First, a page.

Union leaders protest proposed Impasse Ordinance changes

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MEMPHIS, Tenn. — Dozens of union leaders lined city streets Saturday, fighting back against proposed changes to the nearly 40-year-old Impasse Ordinance.

Memphis City Council is set to vote on the modifications next week, which would do away with individual impasse committee and create one single committee to deal with disputes – a move union leaders call unfair.

“It will take away any voice that any one of these 13 unions has, as far as contract negotiations with the city,” said Memphis Police Association lead negotiator Matt Cunningham.

The ordinance was passed in response to the 1978 police and fire strikes, and protesters say the proposed changes mean they will lose their leverage when it comes to contract disputes.

“It’s very disappointing because these people work very hard at what they do – they keep this city running,” said Melone Irvin with the machinists union. “It’s worked for 40 years. Our people deserve the right to be represented.”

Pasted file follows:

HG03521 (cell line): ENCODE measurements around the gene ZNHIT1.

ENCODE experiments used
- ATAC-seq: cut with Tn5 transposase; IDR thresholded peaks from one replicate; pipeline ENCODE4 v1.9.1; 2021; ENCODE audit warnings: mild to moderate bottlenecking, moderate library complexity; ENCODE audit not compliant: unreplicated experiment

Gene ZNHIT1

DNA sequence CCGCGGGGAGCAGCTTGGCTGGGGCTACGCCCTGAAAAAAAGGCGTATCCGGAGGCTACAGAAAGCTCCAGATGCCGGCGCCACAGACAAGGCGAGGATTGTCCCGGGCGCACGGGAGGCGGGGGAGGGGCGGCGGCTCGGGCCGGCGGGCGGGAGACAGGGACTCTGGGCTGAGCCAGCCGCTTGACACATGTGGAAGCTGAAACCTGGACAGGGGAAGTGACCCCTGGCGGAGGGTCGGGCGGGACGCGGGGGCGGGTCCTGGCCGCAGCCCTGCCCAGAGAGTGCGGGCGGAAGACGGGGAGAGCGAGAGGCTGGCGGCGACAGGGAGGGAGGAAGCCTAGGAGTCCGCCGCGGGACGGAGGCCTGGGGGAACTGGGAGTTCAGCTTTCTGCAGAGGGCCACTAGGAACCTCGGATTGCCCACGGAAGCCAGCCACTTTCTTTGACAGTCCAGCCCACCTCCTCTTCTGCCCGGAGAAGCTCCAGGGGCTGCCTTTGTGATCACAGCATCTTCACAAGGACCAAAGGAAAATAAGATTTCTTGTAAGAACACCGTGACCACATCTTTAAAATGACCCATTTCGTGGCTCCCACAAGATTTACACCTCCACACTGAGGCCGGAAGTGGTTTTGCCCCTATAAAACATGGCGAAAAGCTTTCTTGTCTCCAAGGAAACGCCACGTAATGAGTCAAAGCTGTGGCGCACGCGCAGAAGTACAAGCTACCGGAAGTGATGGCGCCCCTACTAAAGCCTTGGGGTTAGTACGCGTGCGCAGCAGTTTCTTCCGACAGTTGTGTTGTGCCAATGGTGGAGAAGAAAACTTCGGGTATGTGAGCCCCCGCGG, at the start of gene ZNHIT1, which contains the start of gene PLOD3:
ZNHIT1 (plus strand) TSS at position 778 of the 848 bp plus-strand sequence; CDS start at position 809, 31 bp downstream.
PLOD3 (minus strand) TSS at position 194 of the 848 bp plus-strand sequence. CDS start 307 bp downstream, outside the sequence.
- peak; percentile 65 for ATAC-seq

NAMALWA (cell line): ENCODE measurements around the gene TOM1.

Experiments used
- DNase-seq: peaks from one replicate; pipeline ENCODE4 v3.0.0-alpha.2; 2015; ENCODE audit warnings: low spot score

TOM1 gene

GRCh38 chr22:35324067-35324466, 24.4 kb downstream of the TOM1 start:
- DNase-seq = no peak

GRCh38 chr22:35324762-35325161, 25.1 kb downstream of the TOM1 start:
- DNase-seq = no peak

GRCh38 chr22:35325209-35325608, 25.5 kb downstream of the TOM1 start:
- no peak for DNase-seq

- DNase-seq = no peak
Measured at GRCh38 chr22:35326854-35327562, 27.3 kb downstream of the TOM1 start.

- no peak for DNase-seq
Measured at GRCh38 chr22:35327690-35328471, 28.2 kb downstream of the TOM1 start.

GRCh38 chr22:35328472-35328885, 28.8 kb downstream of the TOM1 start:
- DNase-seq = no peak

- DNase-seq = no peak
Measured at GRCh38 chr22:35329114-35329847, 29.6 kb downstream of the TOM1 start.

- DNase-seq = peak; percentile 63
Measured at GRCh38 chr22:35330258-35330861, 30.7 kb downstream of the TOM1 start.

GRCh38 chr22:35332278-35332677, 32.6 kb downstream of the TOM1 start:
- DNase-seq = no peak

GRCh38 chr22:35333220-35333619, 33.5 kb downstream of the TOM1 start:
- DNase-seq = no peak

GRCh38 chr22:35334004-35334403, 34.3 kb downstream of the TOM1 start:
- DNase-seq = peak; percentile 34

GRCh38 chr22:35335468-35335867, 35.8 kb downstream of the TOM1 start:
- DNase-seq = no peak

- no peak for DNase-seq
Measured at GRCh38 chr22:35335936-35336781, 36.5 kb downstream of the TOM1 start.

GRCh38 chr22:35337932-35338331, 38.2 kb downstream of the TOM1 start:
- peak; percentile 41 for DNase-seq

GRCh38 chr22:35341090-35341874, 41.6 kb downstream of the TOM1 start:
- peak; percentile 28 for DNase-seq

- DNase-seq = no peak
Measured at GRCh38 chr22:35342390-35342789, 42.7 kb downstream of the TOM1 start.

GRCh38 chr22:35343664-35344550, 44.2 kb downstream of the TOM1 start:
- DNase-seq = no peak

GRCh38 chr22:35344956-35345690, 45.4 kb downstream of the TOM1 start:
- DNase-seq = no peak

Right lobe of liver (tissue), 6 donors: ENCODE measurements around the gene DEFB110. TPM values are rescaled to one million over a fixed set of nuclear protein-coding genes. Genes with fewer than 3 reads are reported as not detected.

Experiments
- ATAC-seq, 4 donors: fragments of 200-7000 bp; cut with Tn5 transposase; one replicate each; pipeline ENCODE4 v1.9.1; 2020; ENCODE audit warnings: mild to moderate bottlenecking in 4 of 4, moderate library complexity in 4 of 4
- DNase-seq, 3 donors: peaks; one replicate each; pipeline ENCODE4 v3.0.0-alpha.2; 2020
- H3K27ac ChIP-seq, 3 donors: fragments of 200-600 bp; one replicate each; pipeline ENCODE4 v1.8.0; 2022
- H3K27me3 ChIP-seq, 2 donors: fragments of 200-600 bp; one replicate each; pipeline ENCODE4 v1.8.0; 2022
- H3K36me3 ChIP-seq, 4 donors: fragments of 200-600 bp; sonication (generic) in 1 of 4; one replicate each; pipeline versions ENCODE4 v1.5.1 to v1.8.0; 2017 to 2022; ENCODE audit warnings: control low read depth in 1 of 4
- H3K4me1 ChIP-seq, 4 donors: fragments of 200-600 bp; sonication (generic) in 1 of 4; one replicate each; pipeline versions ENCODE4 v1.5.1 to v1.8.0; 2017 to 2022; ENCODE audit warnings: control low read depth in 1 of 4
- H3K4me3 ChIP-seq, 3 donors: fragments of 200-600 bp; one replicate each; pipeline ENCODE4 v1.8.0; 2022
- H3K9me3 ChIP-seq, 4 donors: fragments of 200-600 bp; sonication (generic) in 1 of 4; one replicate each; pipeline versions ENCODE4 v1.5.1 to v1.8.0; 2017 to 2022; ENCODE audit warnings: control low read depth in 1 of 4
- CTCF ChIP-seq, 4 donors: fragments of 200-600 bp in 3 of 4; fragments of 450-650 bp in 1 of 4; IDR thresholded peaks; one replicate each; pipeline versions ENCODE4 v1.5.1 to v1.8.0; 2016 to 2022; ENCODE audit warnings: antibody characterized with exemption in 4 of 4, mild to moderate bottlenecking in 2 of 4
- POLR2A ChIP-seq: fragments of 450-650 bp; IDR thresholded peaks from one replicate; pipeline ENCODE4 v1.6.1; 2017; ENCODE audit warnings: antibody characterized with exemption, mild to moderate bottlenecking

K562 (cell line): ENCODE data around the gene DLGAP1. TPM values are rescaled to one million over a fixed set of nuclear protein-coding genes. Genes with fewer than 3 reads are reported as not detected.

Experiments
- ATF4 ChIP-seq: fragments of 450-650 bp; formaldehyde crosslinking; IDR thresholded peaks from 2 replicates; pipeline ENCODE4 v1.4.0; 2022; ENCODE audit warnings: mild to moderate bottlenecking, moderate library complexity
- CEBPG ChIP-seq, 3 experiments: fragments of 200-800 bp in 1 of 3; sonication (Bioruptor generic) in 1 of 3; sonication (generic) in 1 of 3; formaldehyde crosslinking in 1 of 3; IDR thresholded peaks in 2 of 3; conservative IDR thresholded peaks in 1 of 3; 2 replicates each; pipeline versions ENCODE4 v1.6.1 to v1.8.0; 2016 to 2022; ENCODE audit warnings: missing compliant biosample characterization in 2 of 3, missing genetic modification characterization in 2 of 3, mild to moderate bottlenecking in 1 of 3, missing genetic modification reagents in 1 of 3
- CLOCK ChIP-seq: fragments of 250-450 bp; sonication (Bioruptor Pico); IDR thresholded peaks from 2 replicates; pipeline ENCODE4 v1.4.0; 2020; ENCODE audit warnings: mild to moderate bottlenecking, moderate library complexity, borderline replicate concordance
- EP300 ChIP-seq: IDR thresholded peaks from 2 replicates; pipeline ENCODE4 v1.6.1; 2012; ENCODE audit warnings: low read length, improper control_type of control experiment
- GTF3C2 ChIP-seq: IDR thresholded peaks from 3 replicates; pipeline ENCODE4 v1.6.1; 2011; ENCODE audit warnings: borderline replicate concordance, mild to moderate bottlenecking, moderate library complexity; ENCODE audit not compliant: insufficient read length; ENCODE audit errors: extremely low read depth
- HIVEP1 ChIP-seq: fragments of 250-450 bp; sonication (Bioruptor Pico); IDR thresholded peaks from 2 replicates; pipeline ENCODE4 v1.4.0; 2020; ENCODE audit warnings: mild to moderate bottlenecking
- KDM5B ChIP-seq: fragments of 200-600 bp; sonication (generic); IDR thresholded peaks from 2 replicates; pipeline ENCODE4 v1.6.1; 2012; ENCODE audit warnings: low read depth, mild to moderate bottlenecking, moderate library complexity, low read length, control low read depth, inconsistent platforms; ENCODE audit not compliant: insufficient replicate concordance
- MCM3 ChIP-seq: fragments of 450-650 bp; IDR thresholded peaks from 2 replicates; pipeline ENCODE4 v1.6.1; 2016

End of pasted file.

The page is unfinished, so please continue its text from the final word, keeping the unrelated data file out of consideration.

Eight unions representing city employees put up billboards across the city denouncing what they’re referring to as a proposed “repeal.”

“It would basically eliminate the contracts between police, fire, the machinists, the electricians,” Cunningham said. “All of the city employees that are represented by labor organizations, their contracts would basically go away.”

He says union workers want to work with the city to reach a compromise.

City Councilman Kemp Conrad proposed the modifications to the ordinance, but says calling it a repeal is inaccurate.

In an email last week in response to those MPA billboards, Conrad defended changing the ordinance, calling it “purely procedural in nature and not an attack on anyone.”

State Representative Dwayne Thompson of District 96 showed up at Saturday’s rally in support of union workers.

“I believe that we should treat our city employees fairly,” he said. “I believe that if it [the ordinance] needs updating, then they should work with the city employees and city employee groups to develop a good compromise that works for all concerned.”

The ordinance has already passed two City Council votes.

The final vote is set for Tuesday.

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